A media industry in flux: how it hurts brands, industries and even economies

*The International PR Association (IPRA) asked Atmosphere to share some learnings from managing our long-term client, Capitec’s reputation during the Viceroy debacle.

Here is a thought leadership essay, as it appears on the IPRA site, by one of our Senior Account Directors, Stella Wink, on how a media industry in flux is impacting on brand reputation management.*

The embattled media industry faces multiple challenges and, with revenues under pressure, continues to struggle. Cost-cutting has led to a decline in seasoned journalists, which may have dire consequences. 

In South Africa, as in some other countries, the shift in news consumption from traditional media to online and social channels, declining advertising revenue and the inability of media houses to monetise online content have placed enormous financial pressure on news media. The unfortunate consequence has been that news organisations have had to shed jobs to save costs.

Seasoned journalists, specialist reporters and niche industry divisions have been replaced with affordable, junior reporters; and various reporting beats have been consolidated into one homogenous news team. Years and years of in-depth industry knowledge and journalism nous, lost in one fell swoop.

At first, PR professionals saw such change as a massive opportunity because it resulted in inexperienced journalists relying on us to equip them with technical industry knowledge. PR content was often used verbatim and clients were happy.

But the honeymoon didn’t last. Soon we realised how frustrating it is for a CEO of an organisation to face a junior reporter who does not understand the nuances of their industry. News articles lacked depth and inaccurate reporting increased.

More competition, less time

As if this massive loss of intellectual property was not a big enough challenge, it was coupled with the advent of the 24-hour news cycle, the rise of the citizen journalism and the onslaught of fake news. News outlets are now competing with anyone with a Twitter account to break a story and the time to verify facts with three independent sources has disappeared.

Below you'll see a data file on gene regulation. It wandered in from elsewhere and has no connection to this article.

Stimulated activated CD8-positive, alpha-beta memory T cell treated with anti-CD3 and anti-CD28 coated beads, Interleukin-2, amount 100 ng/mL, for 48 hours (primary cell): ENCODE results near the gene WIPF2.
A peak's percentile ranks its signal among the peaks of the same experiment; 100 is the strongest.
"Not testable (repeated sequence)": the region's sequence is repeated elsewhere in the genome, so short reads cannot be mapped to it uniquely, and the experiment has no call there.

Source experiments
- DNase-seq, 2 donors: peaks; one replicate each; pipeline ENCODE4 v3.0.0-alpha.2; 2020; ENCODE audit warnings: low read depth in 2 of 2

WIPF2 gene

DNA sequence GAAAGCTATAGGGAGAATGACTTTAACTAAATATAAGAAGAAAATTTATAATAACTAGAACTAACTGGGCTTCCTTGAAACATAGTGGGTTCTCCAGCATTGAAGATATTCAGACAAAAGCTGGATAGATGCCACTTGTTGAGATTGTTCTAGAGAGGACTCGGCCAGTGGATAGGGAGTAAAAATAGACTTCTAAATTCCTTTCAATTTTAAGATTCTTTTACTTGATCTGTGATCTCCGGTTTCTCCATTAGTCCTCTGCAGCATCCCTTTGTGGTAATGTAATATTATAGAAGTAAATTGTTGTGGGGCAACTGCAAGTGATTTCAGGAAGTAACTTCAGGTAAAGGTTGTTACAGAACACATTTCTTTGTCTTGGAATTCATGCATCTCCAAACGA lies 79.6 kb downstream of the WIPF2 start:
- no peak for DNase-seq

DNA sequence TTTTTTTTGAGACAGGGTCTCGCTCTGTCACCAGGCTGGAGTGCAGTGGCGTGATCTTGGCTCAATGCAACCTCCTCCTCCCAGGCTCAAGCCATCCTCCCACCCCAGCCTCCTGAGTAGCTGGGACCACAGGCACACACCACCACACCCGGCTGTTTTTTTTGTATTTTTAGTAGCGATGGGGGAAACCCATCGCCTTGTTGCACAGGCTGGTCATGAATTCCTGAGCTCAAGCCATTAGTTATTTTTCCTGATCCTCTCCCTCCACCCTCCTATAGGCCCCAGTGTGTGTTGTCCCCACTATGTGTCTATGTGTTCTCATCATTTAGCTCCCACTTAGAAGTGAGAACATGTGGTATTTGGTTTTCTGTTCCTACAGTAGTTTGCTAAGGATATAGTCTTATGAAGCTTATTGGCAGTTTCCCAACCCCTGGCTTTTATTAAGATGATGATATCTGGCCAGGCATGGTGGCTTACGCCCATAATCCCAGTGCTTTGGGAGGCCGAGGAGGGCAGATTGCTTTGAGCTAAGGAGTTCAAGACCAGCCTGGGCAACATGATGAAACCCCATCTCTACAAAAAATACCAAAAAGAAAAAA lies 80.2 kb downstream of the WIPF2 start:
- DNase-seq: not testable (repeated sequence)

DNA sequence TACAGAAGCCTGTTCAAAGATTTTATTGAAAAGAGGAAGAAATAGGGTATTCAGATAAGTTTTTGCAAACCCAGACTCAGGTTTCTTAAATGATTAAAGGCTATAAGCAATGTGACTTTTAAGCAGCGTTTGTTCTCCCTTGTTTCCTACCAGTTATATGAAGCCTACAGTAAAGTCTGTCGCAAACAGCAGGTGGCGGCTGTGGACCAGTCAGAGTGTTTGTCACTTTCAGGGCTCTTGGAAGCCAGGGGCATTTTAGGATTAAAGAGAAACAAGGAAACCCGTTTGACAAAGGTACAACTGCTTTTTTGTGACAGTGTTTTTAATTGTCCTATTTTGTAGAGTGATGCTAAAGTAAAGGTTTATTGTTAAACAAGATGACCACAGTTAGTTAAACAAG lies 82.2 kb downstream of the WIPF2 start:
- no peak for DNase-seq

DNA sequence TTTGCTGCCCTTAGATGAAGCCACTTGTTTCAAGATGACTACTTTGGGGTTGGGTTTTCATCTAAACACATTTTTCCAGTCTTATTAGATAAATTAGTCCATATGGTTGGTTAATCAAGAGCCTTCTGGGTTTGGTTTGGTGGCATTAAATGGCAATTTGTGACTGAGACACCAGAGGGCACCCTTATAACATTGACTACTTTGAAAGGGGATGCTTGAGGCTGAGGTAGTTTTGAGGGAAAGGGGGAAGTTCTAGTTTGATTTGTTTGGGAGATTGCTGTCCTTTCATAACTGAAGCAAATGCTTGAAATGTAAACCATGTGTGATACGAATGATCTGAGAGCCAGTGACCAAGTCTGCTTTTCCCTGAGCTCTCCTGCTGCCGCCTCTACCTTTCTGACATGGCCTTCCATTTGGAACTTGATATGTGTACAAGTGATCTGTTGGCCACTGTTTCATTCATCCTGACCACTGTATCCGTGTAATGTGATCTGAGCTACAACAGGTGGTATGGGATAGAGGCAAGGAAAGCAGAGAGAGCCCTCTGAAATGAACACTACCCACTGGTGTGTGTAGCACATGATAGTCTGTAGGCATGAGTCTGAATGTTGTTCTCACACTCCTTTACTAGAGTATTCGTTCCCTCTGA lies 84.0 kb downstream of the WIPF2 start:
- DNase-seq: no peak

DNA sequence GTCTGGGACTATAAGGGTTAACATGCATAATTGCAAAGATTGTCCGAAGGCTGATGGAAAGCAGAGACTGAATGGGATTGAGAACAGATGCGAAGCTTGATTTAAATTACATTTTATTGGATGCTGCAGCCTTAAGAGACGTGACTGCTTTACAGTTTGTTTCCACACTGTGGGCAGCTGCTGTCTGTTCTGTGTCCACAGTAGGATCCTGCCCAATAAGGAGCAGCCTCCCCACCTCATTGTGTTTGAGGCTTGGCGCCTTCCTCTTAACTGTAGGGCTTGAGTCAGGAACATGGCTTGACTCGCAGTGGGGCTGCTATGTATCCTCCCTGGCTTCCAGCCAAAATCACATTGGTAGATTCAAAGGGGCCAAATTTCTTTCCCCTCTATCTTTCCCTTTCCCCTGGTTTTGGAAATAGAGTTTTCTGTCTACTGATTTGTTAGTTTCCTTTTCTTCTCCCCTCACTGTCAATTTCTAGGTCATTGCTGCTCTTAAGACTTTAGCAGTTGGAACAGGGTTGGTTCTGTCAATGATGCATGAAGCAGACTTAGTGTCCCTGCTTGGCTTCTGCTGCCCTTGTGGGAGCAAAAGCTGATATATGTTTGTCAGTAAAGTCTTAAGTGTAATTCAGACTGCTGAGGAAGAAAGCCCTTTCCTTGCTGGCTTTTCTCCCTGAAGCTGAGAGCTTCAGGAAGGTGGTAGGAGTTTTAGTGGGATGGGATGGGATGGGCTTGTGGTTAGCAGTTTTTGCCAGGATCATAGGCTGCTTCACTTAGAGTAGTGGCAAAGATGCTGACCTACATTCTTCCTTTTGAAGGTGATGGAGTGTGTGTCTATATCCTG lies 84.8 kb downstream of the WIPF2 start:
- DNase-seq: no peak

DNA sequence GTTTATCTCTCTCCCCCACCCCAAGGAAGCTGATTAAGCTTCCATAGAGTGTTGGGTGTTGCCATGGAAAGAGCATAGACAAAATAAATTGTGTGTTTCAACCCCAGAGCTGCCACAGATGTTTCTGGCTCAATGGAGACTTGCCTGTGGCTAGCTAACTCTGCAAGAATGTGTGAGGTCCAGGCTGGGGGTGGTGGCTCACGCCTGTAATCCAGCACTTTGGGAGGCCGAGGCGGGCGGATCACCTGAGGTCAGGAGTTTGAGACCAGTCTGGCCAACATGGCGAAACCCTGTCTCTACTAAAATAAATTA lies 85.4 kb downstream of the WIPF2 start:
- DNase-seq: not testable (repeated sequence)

Traditional media outlets find themselves in an impossible situation where the lack of time and shortage of experienced journalists are compromising their ability to report accurately. The impact of this on brands, industries and even economies is dire.

A case in point is a recent incident that happened in the financial services industry in South Africa when Capitec Bank, one of the country’s biggest and most renowned banks, was targeted by an unscrupulous short-seller. Unfortunately, the media fell for their profit-driven agenda, hook line and sinker.

Exploiting naivety

A questionable outfit based in New York, Viceroy Research, exploited the naivety of local analysts and investors by creating havoc in the local stock market for their profit. They employed an unethical tactic called ‘short and distort’ – shorting a share and releasing a damning report full of inaccurate accusations – to send the bank’s share price into freefall.

Panic ensued from investors, regulators and the bank’s clients. The risk was immense and if not immediately addressed would result in a collapse of the bank’s share price. When the share price of a brewery falls, people continue buying beer! But when the shares of a bank nose-dives, clients withdraw their deposits, resulting in a ‘run’ on the bank.

This would not only lead to a collapse of the bank and the loss of clients’ savings but damage trust in South Africa’s well-established banking industry, with a ripple effect on the country’s already fragile economy.

We implemented a high impact crisis communications plan to restore calm in markets and trust with clients, stabilising the bank’s share price and securing clients’ deposits.  Our biggest challenge throughout the crisis was the fact that junior, inexperienced journalists were not familiar with the ‘short and distort’ tactic, did not comprehend the accusations being leveled against the bank and worst of all, did not fulfill the basic role of a journalist – to investigate the source and its motive.

If they had done the most basic of research, they would have found that the so-called researcher was previously fired from his job for fraud, had openly admitted to having a profit motive and that the research was based on opinions and not facts.  It was a classic case of an inexperienced journalist, strapped for time.

So, what is the antidote? We have found the best defense to poor journalism and fake news to be supporting commentary from credible, independent, third party commentators who can provide the depth and nuance that news stories are lacking. A network of analysts and academics is becoming vital to support a brand’s narrative – especially during a crisis.

But more importantly, it has become imperative to be one step ahead of the news cycle and anticipate how events are covered by news channels: breaking news, response, analysis and opinion. Public relations experts need to intersect this news cycle and provide credible opinion and analysis that saves journalists time, but that also supports the client’s perspective.

 

 

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